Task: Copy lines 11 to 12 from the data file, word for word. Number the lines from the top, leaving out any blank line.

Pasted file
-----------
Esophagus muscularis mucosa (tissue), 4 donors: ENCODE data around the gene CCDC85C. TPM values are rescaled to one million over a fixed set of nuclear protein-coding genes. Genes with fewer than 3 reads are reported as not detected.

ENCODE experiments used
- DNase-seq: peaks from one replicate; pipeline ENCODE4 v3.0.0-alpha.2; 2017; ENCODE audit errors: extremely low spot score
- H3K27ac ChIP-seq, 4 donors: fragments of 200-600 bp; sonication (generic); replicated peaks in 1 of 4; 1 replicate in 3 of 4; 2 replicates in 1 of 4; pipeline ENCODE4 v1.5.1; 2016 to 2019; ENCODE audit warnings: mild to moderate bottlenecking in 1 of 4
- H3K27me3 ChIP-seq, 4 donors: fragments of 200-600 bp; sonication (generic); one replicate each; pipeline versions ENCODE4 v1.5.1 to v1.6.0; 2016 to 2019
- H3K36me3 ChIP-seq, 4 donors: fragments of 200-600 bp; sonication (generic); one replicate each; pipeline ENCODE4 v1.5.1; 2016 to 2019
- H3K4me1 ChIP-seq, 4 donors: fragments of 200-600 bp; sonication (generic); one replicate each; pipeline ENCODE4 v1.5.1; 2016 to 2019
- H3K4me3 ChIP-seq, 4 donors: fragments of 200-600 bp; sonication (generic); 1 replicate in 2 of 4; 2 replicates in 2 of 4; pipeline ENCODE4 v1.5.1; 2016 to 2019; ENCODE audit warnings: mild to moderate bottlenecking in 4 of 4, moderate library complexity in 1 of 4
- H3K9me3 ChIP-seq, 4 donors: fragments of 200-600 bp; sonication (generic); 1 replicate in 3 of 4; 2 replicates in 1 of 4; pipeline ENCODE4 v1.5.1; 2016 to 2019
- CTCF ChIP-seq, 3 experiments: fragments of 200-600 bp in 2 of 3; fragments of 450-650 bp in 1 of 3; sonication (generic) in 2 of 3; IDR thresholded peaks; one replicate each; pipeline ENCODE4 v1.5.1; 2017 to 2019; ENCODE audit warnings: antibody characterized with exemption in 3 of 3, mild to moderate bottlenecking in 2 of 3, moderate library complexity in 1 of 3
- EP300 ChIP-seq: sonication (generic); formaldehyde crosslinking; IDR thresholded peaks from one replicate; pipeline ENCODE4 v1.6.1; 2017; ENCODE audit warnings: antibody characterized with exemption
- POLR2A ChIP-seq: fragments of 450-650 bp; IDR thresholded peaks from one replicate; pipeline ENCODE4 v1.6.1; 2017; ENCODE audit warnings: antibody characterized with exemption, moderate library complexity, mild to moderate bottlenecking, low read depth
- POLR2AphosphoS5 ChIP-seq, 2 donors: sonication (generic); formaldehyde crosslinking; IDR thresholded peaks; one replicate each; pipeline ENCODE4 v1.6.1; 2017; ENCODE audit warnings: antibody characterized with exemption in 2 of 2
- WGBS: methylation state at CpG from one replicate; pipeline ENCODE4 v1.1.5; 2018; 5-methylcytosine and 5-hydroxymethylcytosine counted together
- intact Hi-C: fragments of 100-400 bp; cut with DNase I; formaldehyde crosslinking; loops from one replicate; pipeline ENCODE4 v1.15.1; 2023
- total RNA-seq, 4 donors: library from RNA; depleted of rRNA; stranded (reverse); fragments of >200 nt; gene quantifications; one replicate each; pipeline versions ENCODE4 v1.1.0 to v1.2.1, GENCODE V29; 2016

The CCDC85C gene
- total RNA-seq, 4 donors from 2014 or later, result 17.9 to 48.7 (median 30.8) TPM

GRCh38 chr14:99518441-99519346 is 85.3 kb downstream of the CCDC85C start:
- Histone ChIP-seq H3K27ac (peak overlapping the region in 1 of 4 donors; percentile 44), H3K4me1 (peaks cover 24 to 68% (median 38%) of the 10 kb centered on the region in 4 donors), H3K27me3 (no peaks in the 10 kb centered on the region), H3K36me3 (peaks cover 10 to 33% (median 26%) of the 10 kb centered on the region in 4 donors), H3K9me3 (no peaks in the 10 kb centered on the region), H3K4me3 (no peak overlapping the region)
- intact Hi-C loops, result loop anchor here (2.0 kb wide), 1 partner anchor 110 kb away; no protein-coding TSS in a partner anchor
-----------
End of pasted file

- EP300 ChIP-seq: sonication (generic); formaldehyde crosslinking; IDR thresholded peaks from one replicate; pipeline ENCODE4 v1.6.1; 2017; ENCODE audit warnings: antibody characterized with exemption
- POLR2A ChIP-seq: fragments of 450-650 bp; IDR thresholded peaks from one replicate; pipeline ENCODE4 v1.6.1; 2017; ENCODE audit warnings: antibody characterized with exemption, moderate library complexity, mild to moderate bottlenecking, low read depth